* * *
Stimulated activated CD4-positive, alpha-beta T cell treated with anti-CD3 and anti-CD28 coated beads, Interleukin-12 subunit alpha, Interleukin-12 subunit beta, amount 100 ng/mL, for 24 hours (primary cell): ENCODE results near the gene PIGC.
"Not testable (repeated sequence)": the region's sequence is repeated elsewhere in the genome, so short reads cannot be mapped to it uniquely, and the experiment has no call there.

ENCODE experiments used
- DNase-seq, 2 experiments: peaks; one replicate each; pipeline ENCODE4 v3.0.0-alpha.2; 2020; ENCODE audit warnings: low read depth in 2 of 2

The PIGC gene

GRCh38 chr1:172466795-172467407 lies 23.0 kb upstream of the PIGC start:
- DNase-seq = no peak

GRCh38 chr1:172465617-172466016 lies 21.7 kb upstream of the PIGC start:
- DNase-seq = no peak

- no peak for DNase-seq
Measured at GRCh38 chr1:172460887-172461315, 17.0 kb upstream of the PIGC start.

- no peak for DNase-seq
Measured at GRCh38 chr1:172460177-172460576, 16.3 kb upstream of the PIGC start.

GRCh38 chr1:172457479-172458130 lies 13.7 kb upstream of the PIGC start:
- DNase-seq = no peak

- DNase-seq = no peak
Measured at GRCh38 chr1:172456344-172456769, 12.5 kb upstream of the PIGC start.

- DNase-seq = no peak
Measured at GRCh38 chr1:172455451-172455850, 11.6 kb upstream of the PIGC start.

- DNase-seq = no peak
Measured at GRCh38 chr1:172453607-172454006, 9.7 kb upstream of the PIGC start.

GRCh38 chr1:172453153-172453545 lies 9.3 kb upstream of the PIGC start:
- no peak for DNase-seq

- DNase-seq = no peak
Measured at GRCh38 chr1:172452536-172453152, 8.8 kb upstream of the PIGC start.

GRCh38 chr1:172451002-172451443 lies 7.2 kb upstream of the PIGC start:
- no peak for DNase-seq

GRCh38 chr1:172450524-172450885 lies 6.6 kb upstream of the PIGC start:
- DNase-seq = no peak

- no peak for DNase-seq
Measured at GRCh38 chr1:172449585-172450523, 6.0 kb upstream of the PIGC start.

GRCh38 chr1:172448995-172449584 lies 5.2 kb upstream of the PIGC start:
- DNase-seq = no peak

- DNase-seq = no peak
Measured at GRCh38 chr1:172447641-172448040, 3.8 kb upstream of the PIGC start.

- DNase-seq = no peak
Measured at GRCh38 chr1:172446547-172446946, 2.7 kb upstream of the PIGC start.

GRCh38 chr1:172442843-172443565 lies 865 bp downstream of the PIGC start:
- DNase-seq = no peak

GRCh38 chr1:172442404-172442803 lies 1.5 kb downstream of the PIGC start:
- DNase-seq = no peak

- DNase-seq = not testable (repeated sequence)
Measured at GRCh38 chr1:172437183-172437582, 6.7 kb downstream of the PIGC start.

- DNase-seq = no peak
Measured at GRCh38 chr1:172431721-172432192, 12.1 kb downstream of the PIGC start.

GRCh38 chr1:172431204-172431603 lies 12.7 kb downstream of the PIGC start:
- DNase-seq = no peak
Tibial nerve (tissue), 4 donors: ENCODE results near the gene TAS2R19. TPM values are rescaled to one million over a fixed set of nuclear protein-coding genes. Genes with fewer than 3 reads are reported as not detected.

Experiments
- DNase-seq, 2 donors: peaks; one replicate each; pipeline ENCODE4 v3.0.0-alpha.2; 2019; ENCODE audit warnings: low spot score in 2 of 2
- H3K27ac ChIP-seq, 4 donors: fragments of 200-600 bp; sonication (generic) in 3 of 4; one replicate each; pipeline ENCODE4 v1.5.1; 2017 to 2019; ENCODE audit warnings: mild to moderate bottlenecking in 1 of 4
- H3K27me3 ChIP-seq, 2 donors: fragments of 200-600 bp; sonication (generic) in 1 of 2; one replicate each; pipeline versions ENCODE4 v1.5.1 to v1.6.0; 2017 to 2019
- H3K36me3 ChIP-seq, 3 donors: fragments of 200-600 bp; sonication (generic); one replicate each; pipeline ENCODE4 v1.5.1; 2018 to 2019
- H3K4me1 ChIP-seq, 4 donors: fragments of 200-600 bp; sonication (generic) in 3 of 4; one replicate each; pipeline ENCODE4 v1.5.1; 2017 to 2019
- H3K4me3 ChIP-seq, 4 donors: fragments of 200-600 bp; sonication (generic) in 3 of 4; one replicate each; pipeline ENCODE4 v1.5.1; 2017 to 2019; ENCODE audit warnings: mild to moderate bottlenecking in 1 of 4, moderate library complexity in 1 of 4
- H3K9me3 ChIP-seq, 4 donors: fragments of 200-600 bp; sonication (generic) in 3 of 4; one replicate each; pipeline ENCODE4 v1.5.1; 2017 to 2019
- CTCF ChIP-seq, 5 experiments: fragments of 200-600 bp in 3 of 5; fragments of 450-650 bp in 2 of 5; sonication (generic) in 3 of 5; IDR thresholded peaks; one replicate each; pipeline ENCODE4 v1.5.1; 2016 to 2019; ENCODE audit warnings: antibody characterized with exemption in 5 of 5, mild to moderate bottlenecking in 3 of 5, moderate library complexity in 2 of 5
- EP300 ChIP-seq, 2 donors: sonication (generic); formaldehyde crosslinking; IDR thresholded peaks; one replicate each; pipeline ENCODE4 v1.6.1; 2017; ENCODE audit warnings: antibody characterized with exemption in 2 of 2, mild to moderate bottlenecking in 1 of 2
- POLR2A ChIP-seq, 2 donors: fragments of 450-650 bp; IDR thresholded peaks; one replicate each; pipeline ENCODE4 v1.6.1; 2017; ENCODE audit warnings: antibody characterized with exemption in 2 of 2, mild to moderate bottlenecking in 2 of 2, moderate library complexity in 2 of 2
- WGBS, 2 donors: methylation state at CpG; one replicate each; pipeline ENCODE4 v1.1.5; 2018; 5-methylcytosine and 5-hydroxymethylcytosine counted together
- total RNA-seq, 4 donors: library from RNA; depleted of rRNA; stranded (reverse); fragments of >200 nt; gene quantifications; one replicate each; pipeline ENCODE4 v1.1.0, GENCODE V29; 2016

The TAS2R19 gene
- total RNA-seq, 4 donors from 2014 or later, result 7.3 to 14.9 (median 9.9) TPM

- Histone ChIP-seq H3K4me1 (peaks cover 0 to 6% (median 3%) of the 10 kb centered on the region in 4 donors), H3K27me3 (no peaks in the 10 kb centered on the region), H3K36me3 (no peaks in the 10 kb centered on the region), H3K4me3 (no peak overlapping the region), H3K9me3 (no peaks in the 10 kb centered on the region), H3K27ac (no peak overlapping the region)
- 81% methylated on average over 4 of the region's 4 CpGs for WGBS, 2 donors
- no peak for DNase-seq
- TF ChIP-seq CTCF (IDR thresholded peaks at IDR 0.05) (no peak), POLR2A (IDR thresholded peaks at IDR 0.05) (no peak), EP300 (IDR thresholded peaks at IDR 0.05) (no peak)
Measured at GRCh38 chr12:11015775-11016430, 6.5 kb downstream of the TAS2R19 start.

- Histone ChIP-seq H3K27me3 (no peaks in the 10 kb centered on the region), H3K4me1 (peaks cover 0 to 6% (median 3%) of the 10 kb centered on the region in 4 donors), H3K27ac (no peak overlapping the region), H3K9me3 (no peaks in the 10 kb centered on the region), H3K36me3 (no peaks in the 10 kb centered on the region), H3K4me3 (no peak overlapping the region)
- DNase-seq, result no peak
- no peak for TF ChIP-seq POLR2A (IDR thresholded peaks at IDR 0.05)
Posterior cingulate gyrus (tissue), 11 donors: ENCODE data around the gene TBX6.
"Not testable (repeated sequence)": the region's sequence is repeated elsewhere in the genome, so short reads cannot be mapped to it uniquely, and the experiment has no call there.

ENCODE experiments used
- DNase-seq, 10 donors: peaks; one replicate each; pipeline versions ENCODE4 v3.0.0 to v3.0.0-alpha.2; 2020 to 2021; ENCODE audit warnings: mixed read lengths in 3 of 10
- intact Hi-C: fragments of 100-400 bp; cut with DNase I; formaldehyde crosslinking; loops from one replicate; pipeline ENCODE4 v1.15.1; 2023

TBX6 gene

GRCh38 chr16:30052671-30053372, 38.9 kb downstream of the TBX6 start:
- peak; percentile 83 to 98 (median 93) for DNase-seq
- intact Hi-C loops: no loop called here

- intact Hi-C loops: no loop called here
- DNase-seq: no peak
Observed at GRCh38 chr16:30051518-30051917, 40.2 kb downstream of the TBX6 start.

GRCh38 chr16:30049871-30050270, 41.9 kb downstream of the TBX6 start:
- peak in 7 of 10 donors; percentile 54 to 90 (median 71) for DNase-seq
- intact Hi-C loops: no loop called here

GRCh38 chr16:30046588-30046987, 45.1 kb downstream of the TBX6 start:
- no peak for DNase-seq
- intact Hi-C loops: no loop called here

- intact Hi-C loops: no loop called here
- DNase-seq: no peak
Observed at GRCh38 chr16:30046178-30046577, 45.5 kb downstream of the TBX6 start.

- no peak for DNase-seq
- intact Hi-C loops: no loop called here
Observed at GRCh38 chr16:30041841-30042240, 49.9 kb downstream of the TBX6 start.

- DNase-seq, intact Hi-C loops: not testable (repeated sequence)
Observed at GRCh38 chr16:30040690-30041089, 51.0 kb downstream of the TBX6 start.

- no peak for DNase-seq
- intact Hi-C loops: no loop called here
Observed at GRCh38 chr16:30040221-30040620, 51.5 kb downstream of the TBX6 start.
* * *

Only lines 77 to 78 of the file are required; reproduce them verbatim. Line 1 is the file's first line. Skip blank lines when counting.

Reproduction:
TBX6 gene

GRCh38 chr16:30052671-30053372, 38.9 kb downstream of the TBX6 start: